“The Revenant,” which has a SWAT team of publicists and awards consultants working on its behalf, is a visually arresting film that some Oscar forecasters have compared to “The Tree of Life,” Terrence Malick’s critically adored 2011 drama. Despite the gore in Mr. Iñárritu’s movie — a horse is disemboweled, among other bloody sequences — New Regency sees “The Revenant” as an audience pleaser, attracting multiplex crowds of men and women alike.
But even blockbuster ticket sales, visual wizardry and Mr. DiCaprio’s performance may not be enough to beat the odds. According to Libby Wertin, a researcher at the Academy’s Margaret Herrick Library, no director has ever had a film win back-to-back best picture Oscars. “Of course, these days, few directors besides Woody Allen manage to have films released in consecutive years with any regularity,” Ms. Wertin noted in an email.
For the moment, Oscar prospects for Mr. Russell’s “Joy” are murkier. Mr. Russell is known for some of the best-received films in recent years, including “The Fighter,’’ “Silver Linings Playbook” and “American Hustle.” So he is in some ways competing against his own very strong track record. How does “Joy” stack up? Only finished recently after heavy re-editing (test audiences did not like the initial third act), the feel-good “Joy” has been receiving good-but-not-quite-great tastemaker buzz.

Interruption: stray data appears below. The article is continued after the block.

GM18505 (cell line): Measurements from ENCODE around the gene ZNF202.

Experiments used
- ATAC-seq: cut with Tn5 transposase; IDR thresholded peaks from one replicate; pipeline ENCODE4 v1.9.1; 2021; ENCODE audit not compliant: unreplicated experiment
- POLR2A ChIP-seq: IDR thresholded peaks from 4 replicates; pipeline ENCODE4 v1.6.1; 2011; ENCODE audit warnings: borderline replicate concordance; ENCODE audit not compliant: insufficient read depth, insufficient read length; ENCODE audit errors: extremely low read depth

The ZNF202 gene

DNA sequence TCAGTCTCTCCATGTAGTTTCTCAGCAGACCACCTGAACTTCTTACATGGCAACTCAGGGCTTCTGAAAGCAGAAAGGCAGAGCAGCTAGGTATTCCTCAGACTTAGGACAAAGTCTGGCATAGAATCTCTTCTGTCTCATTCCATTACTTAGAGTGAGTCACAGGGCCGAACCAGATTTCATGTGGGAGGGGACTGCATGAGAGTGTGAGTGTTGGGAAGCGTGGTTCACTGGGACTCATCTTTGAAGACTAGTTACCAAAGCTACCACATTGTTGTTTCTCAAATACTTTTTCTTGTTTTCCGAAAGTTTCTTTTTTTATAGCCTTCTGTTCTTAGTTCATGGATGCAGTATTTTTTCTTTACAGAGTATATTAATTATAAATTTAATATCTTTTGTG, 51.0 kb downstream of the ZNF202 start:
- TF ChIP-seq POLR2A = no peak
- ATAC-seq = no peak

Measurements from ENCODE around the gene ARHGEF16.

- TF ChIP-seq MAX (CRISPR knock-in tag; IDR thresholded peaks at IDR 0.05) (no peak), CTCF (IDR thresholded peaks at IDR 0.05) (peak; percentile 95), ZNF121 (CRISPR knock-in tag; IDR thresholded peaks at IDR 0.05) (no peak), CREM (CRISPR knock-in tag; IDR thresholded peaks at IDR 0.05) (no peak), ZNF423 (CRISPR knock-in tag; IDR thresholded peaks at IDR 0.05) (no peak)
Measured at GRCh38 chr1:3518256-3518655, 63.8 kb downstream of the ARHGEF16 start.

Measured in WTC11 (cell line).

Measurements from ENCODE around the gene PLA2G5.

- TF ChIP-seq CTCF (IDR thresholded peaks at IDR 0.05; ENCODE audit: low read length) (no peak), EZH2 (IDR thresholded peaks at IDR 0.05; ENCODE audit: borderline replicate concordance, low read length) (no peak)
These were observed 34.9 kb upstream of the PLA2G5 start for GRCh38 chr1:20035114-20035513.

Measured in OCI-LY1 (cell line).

The film’s chances may ultimately rest on good will for Ms. Lawrence, who won a best actress Oscar for “Silver Linings Playbook.” Because of its story, “Joy” may also resonate strongly with female voters. At a recent screening for awards voters, Ms. Lawrence said the film acknowledges “women who are the unsung heroes of their households.”
Fox is invested in doing right by “Joy” on the awards circuit, in part because of its long relationship with John Davis, one of five credited producers. (Mr. Davis’s “Garfield” and “Predator” series have been major moneymakers for Fox over the years.)
As with Sony’s “Concussion,” about a Nigerian-born doctor who takes on the National Football League, “Brooklyn” and its cagey backers from Fox Searchlight have been looking to connect with something grand — the nation’s soul-searching over immigration — while delivering more than just white male leads at a time when critics have become wary of them. “Brooklyn” is about a young Irish woman’s quest for love and a better life in America of 60 years ago.
That might be enough to land “Brooklyn” among the final slate of eight or nine best picture nominees. Winning is a long shot, but Fox’s specialty division is ceding nothing. (In fact, the unit also believes that Paolo Sorrentino’s meditation on aging, “Youth,” which opens on Friday in New York and Los Angeles, also has a shot at a best picture nomination.)
In recent days, entertainment journalists received for-your-consideration booklets for “Brooklyn” that carried glowing comments from 22 critics. “This Year’s Most Stirring Film,” it started.
Those involved with “The Martian,” “Joy” and “The Revenant” may disagree, of course.